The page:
Second. Many service industries charge a call out fee to cover the time it takes them to assess the work in question, and a sample edit is no different. You would not expect a plumber, cleaner, gardener or electrician to come to your home or to give up a morning of their time for nothing. In my view, creative services are no different. The sample fee implies the level of commitment of that potential client. Even web developers charge a consultation fee, This is not to say that editors should not offer free samples if they so wish, only that you should not be put off when editors do charge for their sample edits. By ignoring the editors who don’t offer free samples you could be depriving yourself of an opportunity. What you have found is not a ‘greedy editor‘, but a confident and skilled professional who knows the value of both their skills and their time.

An opportunity not to be missed!

Update: 6th March 2017

Sadly, due to lack of takers, this event has had to be cancelled.

A couple of months ago I was kindly invited by another editor if I would be interested in attending a small but intensive writing workshop in Paris. Obviously, I jumped at the chance. It’s Paris! However, this isn’t the only reason I can’t wait to go (no, not the wine. Well, not entirely). What I am really excited about is the opportunity this trip will offer to learn from other writers and editors and improve the service I offer.  I will admit I am a bit of a fangirl but with good reason.  I have two courses on my Udemy account. Both of them are his and have been hugely helpful. His YouYube channel is another invaluable resource for new writers. The other guests have been carefully selected in order to provide expertise and insight into the writing process. It will provide a face-to-face forum for authors to take part in open discussion, storytelling, exercises and games.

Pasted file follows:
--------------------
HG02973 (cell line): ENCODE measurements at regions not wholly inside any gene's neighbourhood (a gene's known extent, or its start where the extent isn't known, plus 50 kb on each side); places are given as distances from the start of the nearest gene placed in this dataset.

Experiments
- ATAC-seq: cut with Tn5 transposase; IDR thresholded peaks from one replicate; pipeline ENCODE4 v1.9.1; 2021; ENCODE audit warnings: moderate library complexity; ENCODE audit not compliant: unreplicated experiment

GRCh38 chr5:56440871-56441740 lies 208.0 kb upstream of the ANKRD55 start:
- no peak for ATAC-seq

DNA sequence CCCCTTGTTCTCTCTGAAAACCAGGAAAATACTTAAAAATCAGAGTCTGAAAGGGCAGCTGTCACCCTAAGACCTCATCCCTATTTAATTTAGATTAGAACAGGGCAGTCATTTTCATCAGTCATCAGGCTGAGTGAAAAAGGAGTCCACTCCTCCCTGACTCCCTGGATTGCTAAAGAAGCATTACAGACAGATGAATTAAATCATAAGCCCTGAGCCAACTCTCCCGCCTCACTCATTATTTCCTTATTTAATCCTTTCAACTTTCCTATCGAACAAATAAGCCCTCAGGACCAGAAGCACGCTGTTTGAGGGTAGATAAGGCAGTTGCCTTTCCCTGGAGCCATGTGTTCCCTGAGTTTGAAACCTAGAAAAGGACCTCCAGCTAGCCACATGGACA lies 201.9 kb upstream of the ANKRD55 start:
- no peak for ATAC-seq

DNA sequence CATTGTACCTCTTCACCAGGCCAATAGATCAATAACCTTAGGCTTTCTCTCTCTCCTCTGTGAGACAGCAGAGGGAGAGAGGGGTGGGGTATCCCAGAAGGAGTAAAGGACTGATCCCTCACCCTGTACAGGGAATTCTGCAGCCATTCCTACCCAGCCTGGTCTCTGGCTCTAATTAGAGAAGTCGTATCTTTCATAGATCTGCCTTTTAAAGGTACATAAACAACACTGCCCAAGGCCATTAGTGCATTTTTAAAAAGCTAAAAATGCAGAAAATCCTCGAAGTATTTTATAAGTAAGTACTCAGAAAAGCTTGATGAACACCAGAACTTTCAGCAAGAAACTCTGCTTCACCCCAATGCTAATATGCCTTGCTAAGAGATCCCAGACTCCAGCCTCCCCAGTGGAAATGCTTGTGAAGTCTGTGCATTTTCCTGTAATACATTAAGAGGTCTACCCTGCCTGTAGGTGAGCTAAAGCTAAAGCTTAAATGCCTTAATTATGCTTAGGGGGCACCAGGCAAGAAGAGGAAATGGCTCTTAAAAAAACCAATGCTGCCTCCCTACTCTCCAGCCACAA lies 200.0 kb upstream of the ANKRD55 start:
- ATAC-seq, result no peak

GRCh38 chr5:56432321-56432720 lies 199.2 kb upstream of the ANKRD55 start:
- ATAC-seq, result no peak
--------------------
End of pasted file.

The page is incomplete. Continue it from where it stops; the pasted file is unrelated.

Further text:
Here’s the really good news: there are still four places left as far as I know. All you have to do is email Harry with the reason you want to be there.  The details can be found on Harry’s website. The weekend will stretch from the 25th to the 26th May 2017. Booking will only remain open until the end of February so do hurry.  ‘Inspiration and Games’ costs €200 for two nights. If you want to arrive on the 25th (which is what I am doing because the return flights from sunny Luton are a good deal cheaper on the 25th) and spend an extra day in Paris, it’s €225. This covers accommodation, two evening meals and breakfast (excluding the evening of the 25th and breakfast on the 26th).

Updated Terms and Conditions of Service

Last Updated: 01, February 2017.

1.Upon receiving your enquiry I will issue an initial Work Unseen Quotation for the services you require. This quote will be itemised according to the services you have requested and it will be valid for one calendar month.